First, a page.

Exploring the educational and support needs of nurse non-medical prescribers working within HIV care

Gary Barker-Begley
Community Matron, North West Boroughs Healthcare Trust, UK

Historically, the nurses’ involvement in medication management has been that of administration. A series of legislation changes over the past 30 years has resulted in significant advancements that have led to the nurses’ ability to train to practice as a non-medical prescriber (NMP). The introduction of NMPs saw a change in legislation to initially enable nurses to independently prescribe [1]. Further developments in 2003 then enabled pharmacists to supplementary prescribe with independent pharmacist prescribing being introduced in 2005 [2,3]. A Department of Health (DH) paper in 2005 recommended that NMPs would be able to prescribe any licenced medication for any medical condition (and some specified controlled drugs for specified medical conditions). The DH paper also enabled allied health professionals (AHPs) such as physiotherapist, podiatrist and paramedics to prescribe [3].
Within HIV care there are limited data on the NMPs’ role or how NMPs have been utilised within HIV care to improve patient outcomes. Bennett and Jones in 2008 identified that NMPs working in HIV had experienced positive benefits of being able to prescribe, which had resulted in a reduction in time trying to find a doctor to prescribe for them [4]. Participants within the study also articulated that being able to prescribe allowed them to manage stable patients, giving doctors more time for complex patients. A number of the NMPs within Bennett and Jones’ study expressed concerns about making a diagnosis as a result of their lack of formal training in clinical examination skills. Other barriers that the NMPs identified within this study were from their employers who required NMPs to produce a personal formulary, with some employers limiting what NMPs could prescribe. Barker, in 2015, within his survey of NMPs also highlighted a reduction in time spent waiting for prescriptions, which had a positive impact on patient care with an increase in patient satisfaction [5]. This study also identified that 75% of responders received in-house training with most of those also accessing external training in order to maintain their competencies, it also highlighted that there was no specific HIV-related continuing professional development with regards to prescribing. The results of this 2015 survey will be used to examine how NMP prescribing, training, prescribing practicalities and views on prescribing had changed over a 2-year period up till 2017.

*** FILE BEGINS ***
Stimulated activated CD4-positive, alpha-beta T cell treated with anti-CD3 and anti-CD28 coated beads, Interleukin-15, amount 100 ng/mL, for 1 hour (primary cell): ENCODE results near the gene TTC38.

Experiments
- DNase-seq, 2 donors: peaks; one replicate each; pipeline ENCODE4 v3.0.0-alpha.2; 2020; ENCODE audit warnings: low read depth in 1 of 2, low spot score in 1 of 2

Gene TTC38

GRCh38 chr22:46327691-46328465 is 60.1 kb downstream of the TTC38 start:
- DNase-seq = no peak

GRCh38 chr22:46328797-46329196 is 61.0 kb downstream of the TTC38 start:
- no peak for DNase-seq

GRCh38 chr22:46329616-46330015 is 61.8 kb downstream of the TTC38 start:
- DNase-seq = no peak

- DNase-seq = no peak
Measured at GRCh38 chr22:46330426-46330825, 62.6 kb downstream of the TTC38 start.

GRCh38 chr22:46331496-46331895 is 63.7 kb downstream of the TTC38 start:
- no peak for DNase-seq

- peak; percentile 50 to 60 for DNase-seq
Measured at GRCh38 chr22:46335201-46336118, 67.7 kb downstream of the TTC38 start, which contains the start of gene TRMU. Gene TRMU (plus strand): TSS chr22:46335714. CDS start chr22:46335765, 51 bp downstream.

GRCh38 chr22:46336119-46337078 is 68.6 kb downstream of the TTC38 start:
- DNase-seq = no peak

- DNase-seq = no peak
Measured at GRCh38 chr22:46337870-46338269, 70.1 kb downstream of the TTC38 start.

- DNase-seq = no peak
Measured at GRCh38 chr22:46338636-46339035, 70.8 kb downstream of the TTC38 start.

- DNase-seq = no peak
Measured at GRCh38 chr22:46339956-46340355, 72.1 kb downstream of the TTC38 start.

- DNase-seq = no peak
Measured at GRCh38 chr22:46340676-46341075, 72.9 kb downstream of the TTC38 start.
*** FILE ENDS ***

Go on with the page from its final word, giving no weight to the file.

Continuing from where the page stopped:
The National HIV Nurses Association (NHIVNA) recommend non-medical prescribing for nurses working at advanced practice and suggest that nurses should be prescribing and monitoring antiretroviral medication in nurse-led clinics [6]. This is supported by the British HIV Association (BHIVA), who recommend that nurses working in advanced practice should undertake non-medical prescribing qualifications [7]. However, both of these documents do not give guidance on how NMPs in HIV care should be supported, once they have qualified as prescribers. Read more…